COMMERCIAL and small-holder livestock farmers can help spin the country’s beef export revenue collections should they choose to invest in the Japanese Wagyu breed whose returns are lucrative.
The Wagyu beef is one of the most expensive meats in the world fetching above US$400 per kilogram and famed for its tender, rich marbling and buttery taste with various online international chefs suggesting that although the quality of the Wagyu beef differs by region, the meat remains good even for heart health-related issues.
On average, according to the Wagyu Breeders Association, the cows can sell for as much as US$30 000 and the calf fetches 40 times the price of ordinary cattle.
And cattle range around slightly above US$1 000 in Zimbabwe with traditional breeds going for as low as US$300.
To tap into the lucrative business, Zimplats in a joint partnership with Palmline Holdings, seeks to produce 630 tonnes of Wagyu beef for export by 2026.
Already 178 Wagyu cows of various ages are at the ranch with plans for more to be bought, reported Zimplats in a statement. The cattle ranch, sitting on an 11 000-hectare area under Zimplats is expected to have a dairy herd of 5 000, producing 25 million litres of milk per annum by 2026.
Construction of a modular milk parlour for 1 500 dairy cows at one go is underway as President Mnangagwa officiated at the groundbreaking ceremony at Zimplats in Mhondoro.
Mhondoro-Ngezi and Chegutu districts’ communities are expected to benefit from a free cattle crossbreeding programme where locals will trade in their fully-fledged cattle in exchange of a better cattle breed including the Wagyu.
Chief Ngezi (born Peter Pasipamire) said locals were eager to try the new breed for an economic turnover.
“Once the crossbreeding deal has been finalised, farmers are eager to trade in their fully-fledged cows for the calves of different and new breeds including the Wagyu whose beef fetches way more above the normal price of other breeds,” he said.
According to experts, the fat unlike in most cattle breeds is evenly distributed throughout their muscle, making the beef look pink and have a tender taste.
Apart from Japan, other nations that produce Wagyu beef include America, Australia and the United Kingdom with the penetration of Zimbabwe through Palmline Investments expected to make great impressions as they target to fill the void left by Japan’s aged population whose farmers are struggling to keep up with the increased global demand.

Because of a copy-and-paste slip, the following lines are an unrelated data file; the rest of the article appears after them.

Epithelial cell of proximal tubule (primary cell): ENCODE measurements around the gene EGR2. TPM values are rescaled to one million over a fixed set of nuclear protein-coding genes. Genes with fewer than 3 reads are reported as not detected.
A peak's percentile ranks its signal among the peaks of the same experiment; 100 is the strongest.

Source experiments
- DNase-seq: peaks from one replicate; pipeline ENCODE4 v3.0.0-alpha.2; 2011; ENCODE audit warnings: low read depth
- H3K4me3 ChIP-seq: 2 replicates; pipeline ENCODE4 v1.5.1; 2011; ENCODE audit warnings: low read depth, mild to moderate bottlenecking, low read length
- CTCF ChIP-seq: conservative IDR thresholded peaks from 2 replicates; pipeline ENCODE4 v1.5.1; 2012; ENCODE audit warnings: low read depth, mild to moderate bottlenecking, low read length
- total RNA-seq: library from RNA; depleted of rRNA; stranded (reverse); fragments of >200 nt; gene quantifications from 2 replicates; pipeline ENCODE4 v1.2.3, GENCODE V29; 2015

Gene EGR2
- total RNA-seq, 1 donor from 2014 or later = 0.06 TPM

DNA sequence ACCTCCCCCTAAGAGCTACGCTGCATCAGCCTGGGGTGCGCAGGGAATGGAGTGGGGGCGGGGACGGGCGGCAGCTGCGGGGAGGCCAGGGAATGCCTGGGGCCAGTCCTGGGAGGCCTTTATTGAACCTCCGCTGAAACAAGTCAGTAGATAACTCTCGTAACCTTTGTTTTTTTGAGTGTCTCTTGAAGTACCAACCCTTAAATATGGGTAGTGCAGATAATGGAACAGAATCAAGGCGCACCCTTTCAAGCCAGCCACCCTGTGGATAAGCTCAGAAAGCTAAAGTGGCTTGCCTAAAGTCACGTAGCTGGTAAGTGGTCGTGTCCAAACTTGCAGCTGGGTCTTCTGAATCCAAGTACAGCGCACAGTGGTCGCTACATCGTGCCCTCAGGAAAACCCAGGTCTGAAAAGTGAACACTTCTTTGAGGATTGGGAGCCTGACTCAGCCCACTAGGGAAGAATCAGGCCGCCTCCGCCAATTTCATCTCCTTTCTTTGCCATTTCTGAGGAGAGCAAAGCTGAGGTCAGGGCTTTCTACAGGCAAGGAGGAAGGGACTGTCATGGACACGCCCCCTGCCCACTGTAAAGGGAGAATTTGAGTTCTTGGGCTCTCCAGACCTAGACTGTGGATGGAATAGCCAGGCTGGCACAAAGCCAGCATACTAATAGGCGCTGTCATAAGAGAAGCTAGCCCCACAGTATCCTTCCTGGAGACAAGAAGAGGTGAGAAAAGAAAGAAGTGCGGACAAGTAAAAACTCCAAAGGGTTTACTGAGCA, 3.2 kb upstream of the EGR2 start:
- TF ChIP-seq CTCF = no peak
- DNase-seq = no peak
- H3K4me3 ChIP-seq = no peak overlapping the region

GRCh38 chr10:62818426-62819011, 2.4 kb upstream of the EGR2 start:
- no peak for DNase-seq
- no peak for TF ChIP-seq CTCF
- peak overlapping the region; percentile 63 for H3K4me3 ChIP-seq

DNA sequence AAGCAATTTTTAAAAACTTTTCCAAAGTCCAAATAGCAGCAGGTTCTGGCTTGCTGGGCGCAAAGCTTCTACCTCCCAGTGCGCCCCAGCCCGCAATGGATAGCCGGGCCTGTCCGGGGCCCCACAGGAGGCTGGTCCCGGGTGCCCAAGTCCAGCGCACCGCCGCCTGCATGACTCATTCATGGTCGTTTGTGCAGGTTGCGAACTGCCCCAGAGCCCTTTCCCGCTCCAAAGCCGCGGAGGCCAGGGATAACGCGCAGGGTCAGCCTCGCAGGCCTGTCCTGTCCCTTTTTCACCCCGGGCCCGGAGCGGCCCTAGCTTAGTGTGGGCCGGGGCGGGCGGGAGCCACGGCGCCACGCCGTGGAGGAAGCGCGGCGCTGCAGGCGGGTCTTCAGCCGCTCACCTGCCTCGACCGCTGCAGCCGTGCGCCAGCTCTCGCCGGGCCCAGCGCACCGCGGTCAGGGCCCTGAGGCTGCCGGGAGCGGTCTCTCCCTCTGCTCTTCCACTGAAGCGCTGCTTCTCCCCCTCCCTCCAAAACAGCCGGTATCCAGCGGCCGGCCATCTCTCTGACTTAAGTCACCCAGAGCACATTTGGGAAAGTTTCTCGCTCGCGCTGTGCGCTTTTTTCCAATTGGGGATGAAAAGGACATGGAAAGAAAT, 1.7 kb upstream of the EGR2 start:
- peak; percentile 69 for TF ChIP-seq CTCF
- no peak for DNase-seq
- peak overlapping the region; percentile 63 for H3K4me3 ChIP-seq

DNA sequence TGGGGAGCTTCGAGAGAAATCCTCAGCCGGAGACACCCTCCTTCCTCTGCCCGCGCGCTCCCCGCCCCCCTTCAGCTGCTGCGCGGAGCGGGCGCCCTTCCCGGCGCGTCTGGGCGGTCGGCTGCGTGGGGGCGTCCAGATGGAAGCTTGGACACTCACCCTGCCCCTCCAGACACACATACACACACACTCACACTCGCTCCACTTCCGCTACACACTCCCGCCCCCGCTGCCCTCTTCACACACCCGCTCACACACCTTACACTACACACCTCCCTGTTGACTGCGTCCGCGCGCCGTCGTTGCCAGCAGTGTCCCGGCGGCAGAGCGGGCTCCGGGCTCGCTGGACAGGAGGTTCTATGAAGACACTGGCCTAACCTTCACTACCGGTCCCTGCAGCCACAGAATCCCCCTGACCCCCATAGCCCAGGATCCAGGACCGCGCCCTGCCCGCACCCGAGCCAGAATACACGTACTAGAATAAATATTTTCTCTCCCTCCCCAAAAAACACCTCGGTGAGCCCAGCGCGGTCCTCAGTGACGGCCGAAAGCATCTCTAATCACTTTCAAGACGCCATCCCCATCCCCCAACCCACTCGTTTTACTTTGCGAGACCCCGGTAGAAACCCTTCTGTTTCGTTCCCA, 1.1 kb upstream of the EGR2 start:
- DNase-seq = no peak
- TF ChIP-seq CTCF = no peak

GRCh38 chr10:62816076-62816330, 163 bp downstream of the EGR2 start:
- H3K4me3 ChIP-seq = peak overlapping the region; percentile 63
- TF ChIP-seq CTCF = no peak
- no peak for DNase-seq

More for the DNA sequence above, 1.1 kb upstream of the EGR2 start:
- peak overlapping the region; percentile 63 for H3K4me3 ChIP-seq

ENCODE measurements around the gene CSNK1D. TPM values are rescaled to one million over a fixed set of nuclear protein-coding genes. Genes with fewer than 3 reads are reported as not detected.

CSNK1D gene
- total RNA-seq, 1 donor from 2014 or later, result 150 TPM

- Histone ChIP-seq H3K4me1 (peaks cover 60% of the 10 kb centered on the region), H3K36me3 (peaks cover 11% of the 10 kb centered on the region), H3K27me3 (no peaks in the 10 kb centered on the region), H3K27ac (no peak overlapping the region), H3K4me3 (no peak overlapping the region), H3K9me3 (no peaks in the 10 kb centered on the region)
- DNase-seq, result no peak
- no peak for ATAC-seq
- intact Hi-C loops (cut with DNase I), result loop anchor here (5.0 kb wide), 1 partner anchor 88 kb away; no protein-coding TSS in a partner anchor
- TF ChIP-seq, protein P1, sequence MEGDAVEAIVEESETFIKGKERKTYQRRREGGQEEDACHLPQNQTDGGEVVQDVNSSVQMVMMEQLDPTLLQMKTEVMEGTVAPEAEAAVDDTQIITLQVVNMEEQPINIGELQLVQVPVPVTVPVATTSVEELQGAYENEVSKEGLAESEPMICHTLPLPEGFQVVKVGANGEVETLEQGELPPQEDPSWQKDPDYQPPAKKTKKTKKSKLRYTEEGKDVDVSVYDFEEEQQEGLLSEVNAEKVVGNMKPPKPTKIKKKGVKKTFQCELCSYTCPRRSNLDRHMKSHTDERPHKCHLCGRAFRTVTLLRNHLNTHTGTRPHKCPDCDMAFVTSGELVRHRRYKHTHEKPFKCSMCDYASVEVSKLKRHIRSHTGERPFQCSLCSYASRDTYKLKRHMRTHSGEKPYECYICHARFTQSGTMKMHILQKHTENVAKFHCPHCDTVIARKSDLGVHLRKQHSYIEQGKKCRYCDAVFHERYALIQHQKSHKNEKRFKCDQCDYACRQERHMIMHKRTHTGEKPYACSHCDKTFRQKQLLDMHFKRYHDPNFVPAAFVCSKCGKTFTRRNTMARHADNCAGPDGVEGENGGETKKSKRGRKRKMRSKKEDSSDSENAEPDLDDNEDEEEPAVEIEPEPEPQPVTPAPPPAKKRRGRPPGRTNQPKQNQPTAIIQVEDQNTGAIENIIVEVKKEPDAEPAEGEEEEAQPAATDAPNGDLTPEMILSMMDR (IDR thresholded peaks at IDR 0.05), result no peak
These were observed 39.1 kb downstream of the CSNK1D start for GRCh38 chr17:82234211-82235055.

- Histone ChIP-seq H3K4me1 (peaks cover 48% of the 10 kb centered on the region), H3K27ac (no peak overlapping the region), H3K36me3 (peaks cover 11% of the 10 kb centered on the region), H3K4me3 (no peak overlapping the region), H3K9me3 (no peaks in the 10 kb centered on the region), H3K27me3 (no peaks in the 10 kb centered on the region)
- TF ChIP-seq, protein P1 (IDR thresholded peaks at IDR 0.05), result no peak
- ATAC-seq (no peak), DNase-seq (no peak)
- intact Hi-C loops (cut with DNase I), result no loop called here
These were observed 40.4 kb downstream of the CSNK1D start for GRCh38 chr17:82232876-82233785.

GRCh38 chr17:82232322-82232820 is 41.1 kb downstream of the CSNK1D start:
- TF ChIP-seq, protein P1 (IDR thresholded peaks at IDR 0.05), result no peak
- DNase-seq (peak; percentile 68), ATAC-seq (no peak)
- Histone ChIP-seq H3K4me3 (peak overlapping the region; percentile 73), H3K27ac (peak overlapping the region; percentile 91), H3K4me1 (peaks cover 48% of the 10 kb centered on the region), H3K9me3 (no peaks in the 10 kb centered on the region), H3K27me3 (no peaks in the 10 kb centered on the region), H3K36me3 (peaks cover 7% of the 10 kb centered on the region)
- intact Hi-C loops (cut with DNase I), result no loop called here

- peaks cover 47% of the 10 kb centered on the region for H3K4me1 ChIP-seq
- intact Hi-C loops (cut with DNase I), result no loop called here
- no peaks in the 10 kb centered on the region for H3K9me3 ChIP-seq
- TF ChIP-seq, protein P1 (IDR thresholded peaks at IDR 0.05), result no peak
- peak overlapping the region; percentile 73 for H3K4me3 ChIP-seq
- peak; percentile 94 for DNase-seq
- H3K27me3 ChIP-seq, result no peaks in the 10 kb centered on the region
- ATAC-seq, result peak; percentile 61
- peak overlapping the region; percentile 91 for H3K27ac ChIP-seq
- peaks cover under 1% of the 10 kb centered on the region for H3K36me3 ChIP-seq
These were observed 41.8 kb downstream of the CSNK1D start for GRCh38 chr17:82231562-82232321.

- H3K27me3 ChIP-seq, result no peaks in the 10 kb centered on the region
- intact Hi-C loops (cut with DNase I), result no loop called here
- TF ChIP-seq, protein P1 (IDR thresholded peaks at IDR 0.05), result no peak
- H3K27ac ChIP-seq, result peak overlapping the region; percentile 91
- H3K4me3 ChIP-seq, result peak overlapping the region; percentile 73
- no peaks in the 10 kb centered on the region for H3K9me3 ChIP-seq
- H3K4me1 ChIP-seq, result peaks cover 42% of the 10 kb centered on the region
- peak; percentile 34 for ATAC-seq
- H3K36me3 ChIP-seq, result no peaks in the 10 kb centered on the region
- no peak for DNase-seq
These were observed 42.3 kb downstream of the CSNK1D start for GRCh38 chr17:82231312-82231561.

In 2013, Japan exported five billion yen worth of Wagyu and in 2020, exports hit 24,7 billion yen which is equivalent to US$218 million.
To meet the demand of hay to fatten the cows, the Palmline Investment cattle ranch project is expected to contract local communities to grow the grass which they will buy. This is in addition to its plans of a 320-hectare irrigated pasture.
Lands, Agriculture, Water, Fisheries and Rural Resettlement Deputy Minister, Douglas Karoro commended the introduction of the Wagyu and other high-priced breeds for huge returns.
“The Government of Zimbabwe led by His Excellency, President ED Mnangagwa is on a massive cattle restocking drive. I would not hesitate to recommend that the Wagyu breed be introduced into the country.
“This cattle breed has desirable meat and breeding traits. The quality of Wagyu meat is such that it has a high level of marbling and great tenderness. This implies that our farmers will make more money from the cattle rearing business,” he said.
Deputy Minister Karoro applauded Zimplats and Palmline Holdings for taking the giant leap towards the initiative by introducing the Wagyu cattle breed into the country.
The breed is normally fed three times a day with a mixture of fibre and high-energy concentrate made from rice, wheat, and hay for two years before they are ready for the market.
According to the Wagyu Breeders Association, the length of the fattening process and the import prices of the huge amount of concentrated feed increases the cost of the beef.